Friday, May 6, 2016

Say Hey!

Thank Abaangui It's Friday!

"Haven't you got that grill fired up yet? Get cracking!"

Entertainment Value

A lot of people right now, including some conservative writers I greatly admire, are trying to play off Trump's becoming the GOP presidential nominee by saying "At least it will be entertaining." Some go so far as to say Trump's entertainment value might even win in November. Sorry, but I don't find that argument compelling in any way.

On May 6, 1937 the German airship Hindenburg burst into flames while trying to moor at Lakehurst, New Jersey. Thirty-six people died.

But it sure was entertaining, right? So let's all just sit back and watch the death of the party of Lincoln and the progressive-on-progressive violence that will be the general election campaign! Popcorn time!

No, the unfolding disaster is not my idea of entertainment. The witless clods who nominated Trump just to "shake things up" and "teach the Republican establishment a lesson" are preposterously mistaken, and they alone deserve to bear the blame for the nightmarish general election campaign to which we're about to be subjected.

"The Hindenburg disaster, really? A tad melodramatic, don't you think?"

Actually, I think I'm underplaying it...and for a somewhat longer look at the 1937 disaster, try this link...

Happy Birthday!

With the New York Giants, 1954

On May 6, 1931 Willie Howard Mays, Jr. was born in Westfield, Alabama.

If you love baseball at all, never mind loving it as much as I do, you revere Willie Mays. I am grateful for having gotten to see him play, even if it was only on television.

To say that Willie had a Hall of Fame career is actually damning him with faint praise. Willie Mays was the embodiment of everything that makes fans love the game.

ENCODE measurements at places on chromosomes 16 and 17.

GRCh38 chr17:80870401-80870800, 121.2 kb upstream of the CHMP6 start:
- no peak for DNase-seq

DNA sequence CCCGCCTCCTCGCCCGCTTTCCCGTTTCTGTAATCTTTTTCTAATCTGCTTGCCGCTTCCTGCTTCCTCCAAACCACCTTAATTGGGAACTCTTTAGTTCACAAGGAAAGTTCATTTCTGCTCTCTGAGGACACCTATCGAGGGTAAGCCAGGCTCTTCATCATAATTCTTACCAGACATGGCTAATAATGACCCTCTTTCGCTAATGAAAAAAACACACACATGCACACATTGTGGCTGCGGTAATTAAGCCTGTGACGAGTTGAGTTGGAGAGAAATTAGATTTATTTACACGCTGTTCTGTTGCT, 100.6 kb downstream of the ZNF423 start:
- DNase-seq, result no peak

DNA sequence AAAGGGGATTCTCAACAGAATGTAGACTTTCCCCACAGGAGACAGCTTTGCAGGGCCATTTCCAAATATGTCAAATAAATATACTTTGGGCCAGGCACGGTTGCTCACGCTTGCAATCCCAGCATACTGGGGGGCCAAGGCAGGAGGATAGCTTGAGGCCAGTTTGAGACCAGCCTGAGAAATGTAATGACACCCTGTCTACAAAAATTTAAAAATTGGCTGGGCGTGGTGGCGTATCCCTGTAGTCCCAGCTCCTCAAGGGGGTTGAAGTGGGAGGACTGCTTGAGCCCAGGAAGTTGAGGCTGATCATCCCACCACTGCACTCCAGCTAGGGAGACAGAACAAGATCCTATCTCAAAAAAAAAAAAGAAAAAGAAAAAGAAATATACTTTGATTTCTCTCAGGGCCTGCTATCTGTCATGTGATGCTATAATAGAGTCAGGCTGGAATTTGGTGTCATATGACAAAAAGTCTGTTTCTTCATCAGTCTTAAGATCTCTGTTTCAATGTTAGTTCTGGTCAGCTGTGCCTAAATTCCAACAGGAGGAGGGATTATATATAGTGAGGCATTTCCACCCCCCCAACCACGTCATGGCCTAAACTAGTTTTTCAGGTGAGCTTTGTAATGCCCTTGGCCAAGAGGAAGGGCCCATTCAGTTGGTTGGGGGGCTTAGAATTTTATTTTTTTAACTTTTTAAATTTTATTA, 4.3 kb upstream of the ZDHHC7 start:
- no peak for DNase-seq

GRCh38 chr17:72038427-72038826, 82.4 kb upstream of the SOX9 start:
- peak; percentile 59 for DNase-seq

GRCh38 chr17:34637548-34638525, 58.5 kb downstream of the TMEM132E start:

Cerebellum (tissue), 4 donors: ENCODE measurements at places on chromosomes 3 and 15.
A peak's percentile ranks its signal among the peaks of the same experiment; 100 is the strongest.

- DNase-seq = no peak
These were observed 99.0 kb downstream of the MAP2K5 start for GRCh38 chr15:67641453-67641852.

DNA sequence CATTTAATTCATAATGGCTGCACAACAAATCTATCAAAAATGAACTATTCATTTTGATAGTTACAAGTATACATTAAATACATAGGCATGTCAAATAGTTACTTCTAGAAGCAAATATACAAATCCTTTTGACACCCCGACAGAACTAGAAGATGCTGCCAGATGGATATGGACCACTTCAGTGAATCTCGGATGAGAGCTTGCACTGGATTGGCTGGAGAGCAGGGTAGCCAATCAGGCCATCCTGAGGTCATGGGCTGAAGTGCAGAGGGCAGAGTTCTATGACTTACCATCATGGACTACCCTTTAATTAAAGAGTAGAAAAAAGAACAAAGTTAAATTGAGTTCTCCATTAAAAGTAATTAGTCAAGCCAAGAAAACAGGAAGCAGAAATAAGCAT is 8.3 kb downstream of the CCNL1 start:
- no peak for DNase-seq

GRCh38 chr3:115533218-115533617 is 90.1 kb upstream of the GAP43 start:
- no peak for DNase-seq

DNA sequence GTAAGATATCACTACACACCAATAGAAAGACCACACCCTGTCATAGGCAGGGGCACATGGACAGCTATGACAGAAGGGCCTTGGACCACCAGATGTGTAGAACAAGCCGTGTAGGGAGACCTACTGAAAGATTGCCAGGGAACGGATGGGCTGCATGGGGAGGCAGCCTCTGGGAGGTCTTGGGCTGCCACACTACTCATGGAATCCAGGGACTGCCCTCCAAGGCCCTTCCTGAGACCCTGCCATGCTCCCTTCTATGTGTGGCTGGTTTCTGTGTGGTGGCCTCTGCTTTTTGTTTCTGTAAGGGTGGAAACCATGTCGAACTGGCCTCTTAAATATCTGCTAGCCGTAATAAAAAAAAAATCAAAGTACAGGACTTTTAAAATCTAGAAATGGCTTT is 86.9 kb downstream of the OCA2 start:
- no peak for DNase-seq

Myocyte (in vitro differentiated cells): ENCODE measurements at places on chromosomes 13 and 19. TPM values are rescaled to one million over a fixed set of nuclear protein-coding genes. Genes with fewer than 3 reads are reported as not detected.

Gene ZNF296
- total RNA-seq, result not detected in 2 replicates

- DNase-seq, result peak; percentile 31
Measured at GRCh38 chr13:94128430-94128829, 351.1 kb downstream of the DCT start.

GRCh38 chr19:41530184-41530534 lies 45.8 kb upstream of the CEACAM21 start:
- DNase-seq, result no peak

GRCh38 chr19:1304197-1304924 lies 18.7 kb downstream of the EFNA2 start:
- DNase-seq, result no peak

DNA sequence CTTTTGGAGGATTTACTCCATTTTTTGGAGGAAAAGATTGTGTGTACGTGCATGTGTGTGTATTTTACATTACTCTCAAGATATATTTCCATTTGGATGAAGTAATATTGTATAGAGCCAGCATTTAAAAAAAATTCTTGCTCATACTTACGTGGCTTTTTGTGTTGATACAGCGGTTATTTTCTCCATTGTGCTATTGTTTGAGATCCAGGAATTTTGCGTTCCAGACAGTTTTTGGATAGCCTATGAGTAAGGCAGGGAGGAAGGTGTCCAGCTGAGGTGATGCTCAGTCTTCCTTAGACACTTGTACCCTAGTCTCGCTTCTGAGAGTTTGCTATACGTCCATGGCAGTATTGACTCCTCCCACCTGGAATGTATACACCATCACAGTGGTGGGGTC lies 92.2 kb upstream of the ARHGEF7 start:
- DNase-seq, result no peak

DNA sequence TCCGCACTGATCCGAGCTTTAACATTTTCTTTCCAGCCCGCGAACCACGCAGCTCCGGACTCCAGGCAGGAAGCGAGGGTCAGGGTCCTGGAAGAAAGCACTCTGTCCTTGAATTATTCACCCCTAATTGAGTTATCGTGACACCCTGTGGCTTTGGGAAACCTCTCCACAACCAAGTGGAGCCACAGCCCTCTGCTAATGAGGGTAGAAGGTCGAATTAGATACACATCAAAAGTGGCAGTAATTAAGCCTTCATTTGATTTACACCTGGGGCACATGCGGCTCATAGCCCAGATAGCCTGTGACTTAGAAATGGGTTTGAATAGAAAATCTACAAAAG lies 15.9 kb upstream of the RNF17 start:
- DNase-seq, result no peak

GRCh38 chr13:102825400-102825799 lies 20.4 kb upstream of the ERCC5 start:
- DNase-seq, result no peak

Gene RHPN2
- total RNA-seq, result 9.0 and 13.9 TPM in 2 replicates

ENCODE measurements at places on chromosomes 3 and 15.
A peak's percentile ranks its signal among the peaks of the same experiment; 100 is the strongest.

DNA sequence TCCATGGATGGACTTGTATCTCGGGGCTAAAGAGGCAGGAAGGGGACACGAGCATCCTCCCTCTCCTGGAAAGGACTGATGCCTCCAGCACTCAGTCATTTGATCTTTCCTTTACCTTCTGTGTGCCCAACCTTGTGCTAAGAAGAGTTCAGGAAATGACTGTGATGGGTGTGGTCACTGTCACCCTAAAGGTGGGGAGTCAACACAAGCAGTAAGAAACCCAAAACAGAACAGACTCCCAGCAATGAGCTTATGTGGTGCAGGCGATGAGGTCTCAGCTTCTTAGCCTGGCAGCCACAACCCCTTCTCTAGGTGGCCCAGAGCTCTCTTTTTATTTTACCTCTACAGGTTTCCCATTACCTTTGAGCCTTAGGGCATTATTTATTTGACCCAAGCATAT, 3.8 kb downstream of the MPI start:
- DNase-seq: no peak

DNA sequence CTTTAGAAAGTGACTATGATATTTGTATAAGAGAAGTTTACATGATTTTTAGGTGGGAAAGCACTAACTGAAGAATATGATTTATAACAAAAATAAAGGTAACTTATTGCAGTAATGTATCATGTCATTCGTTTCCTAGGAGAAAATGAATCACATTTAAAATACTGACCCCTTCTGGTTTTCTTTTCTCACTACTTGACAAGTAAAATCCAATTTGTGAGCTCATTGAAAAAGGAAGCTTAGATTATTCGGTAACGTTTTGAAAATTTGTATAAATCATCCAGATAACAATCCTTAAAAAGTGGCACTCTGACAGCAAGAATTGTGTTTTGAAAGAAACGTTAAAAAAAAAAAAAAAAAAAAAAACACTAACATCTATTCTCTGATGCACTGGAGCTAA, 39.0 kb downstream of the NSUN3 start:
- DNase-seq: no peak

Rather than rehearse all of the arguments over whether he was or wasn't the greatest player who ever lived, I will direct you to a marvelous article by Joe Posnanski that says everything I'd want to say. It was written on Willie's birthday five years ago...

"Did you ever trade a Willie Mays baseball card for another player?"

If you had teeth, I'd tell you to bite your tongue...of course I didn't...

Speaking of...

On May 6, 1915 the immortal Babe Ruth
hit the first of his 714 career home runs. He was playing for the Boston Red Sox then. Ironically, the New York Yankees won the game 4-3.

Conversations about the greatest baseball player ever are fun to have, and always include both the Say Hey Kid and The Sultan of Swat...

"Baseball doesn't do cool nicknames like that anymore, does it?"

No, it really doesn't...more's the pity... 

True Genius

Welles at age 21, photo by Carl Van Vechten

Baseball is one of my greatest pleasures in life. Theatre in all its incarnations (stage, motion pictures, television) is another. And today the theatrical arts celebrate one of their greatest talents.

On May 6, 1915, the same day Ruth hit his first major league home run, George Orson Welles was born in Kenosha, Wisconsin.

He would go on the have a legendary career as a writer, actor, director, and producer in every theatrical medium.

If you're going to have a discussion about the greatest talents in the history of theatrical entertainment, Welles has to part of that conversation in the same way the Mays and Ruth do in baseball discussions. "Genius" is a word that get thrown around a lot in the entertainment business, but in Welles's case it is entirely justified.

Weekend Plans

From the droll comic strip Zits, by Jerry Scott and Jim Borgman, which you should read every day, as I do.

Until Next Time...

In 1949 Orson Welles created one of the most memorable movie villains of all time
with his chilling portrayal of Harry Lime in the British film The Third Man. Written by celebrated novelist Graham Greene, Carol Reed's film is considered one of the greatest
in movie history, and Welles's performance is central to it.

His performance as Lime was so memorable that it led to Welles starring in a radio drama based on the character in 1951-52.
Original 1949 "one sheet" poster

Among the remarkable aspects of the film was its score, which featured only a zither, by Anton Karas.

Karas's "The Third Man Theme" became
an international hit. Released in the United States in 1950, it spent 11 weeks at No. 1 on the Billboard Singles chart, followed closely by a version from Guy Lombardo and His Royal Canadians.

Also known as "The Harry Lime Theme,"
the song has been covered by numerous other artists on other instruments, and versions of it are often used as an homage
in other theatrical productions.

Today's send-off is Karas's original soundtrack version. Enjoy...

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